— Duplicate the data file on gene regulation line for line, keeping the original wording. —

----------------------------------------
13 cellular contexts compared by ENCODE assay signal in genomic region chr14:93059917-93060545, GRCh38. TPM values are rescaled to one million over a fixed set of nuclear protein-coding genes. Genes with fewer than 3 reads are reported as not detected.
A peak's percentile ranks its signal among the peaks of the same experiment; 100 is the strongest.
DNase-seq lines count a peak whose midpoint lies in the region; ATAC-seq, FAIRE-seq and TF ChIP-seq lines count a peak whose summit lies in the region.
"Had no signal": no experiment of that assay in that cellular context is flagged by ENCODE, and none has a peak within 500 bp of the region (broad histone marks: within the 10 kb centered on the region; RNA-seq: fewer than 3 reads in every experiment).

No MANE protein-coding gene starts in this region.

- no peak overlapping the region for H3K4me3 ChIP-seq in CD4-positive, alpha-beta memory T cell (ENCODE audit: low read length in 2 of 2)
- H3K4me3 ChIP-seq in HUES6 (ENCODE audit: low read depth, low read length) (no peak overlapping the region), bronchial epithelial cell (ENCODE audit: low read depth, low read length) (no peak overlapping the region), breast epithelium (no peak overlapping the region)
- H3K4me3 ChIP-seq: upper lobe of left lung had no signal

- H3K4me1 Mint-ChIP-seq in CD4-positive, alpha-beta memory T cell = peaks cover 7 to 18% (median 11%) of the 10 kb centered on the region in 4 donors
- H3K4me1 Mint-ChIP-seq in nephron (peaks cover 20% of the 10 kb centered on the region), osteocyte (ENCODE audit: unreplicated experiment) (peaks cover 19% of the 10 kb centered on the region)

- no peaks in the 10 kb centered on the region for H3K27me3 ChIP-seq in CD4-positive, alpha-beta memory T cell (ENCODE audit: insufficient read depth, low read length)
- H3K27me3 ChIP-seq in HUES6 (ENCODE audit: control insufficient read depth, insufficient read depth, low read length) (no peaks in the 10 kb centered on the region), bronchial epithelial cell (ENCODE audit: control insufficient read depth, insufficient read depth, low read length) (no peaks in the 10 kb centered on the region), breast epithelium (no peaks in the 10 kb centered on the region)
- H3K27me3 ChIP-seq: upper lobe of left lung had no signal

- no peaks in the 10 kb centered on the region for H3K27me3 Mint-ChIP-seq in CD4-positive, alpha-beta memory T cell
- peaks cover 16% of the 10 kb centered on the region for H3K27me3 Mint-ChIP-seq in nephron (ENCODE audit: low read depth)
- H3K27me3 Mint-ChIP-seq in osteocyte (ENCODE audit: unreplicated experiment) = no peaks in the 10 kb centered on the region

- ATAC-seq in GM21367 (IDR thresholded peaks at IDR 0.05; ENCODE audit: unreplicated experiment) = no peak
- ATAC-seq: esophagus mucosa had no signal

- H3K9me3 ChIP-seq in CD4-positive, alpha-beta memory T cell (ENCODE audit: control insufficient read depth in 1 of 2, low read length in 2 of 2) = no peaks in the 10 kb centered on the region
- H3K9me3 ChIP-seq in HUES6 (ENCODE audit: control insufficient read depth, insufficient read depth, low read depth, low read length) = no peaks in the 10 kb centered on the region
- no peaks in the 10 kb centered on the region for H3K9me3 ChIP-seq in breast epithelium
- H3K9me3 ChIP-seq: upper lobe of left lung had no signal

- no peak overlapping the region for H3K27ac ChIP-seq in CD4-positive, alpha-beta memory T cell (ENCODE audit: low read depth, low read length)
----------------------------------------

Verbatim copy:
13 cellular contexts compared by ENCODE assay signal in genomic region chr14:93059917-93060545, GRCh38. TPM values are rescaled to one million over a fixed set of nuclear protein-coding genes. Genes with fewer than 3 reads are reported as not detected.
A peak's percentile ranks its signal among the peaks of the same experiment; 100 is the strongest.
DNase-seq lines count a peak whose midpoint lies in the region; ATAC-seq, FAIRE-seq and TF ChIP-seq lines count a peak whose summit lies in the region.
"Had no signal": no experiment of that assay in that cellular context is flagged by ENCODE, and none has a peak within 500 bp of the region (broad histone marks: within the 10 kb centered on the region; RNA-seq: fewer than 3 reads in every experiment).

No MANE protein-coding gene starts in this region.

- no peak overlapping the region for H3K4me3 ChIP-seq in CD4-positive, alpha-beta memory T cell (ENCODE audit: low read length in 2 of 2)
- H3K4me3 ChIP-seq in HUES6 (ENCODE audit: low read depth, low read length) (no peak overlapping the region), bronchial epithelial cell (ENCODE audit: low read depth, low read length) (no peak overlapping the region), breast epithelium (no peak overlapping the region)
- H3K4me3 ChIP-seq: upper lobe of left lung had no signal

- H3K4me1 Mint-ChIP-seq in CD4-positive, alpha-beta memory T cell = peaks cover 7 to 18% (median 11%) of the 10 kb centered on the region in 4 donors
- H3K4me1 Mint-ChIP-seq in nephron (peaks cover 20% of the 10 kb centered on the region), osteocyte (ENCODE audit: unreplicated experiment) (peaks cover 19% of the 10 kb centered on the region)

- no peaks in the 10 kb centered on the region for H3K27me3 ChIP-seq in CD4-positive, alpha-beta memory T cell (ENCODE audit: insufficient read depth, low read length)
- H3K27me3 ChIP-seq in HUES6 (ENCODE audit: control insufficient read depth, insufficient read depth, low read length) (no peaks in the 10 kb centered on the region), bronchial epithelial cell (ENCODE audit: control insufficient read depth, insufficient read depth, low read length) (no peaks in the 10 kb centered on the region), breast epithelium (no peaks in the 10 kb centered on the region)
- H3K27me3 ChIP-seq: upper lobe of left lung had no signal

- no peaks in the 10 kb centered on the region for H3K27me3 Mint-ChIP-seq in CD4-positive, alpha-beta memory T cell
- peaks cover 16% of the 10 kb centered on the region for H3K27me3 Mint-ChIP-seq in nephron (ENCODE audit: low read depth)
- H3K27me3 Mint-ChIP-seq in osteocyte (ENCODE audit: unreplicated experiment) = no peaks in the 10 kb centered on the region

- ATAC-seq in GM21367 (IDR thresholded peaks at IDR 0.05; ENCODE audit: unreplicated experiment) = no peak
- ATAC-seq: esophagus mucosa had no signal

- H3K9me3 ChIP-seq in CD4-positive, alpha-beta memory T cell (ENCODE audit: control insufficient read depth in 1 of 2, low read length in 2 of 2) = no peaks in the 10 kb centered on the region
- H3K9me3 ChIP-seq in HUES6 (ENCODE audit: control insufficient read depth, insufficient read depth, low read depth, low read length) = no peaks in the 10 kb centered on the region
- no peaks in the 10 kb centered on the region for H3K9me3 ChIP-seq in breast epithelium
- H3K9me3 ChIP-seq: upper lobe of left lung had no signal

- no peak overlapping the region for H3K27ac ChIP-seq in CD4-positive, alpha-beta memory T cell (ENCODE audit: low read depth, low read length)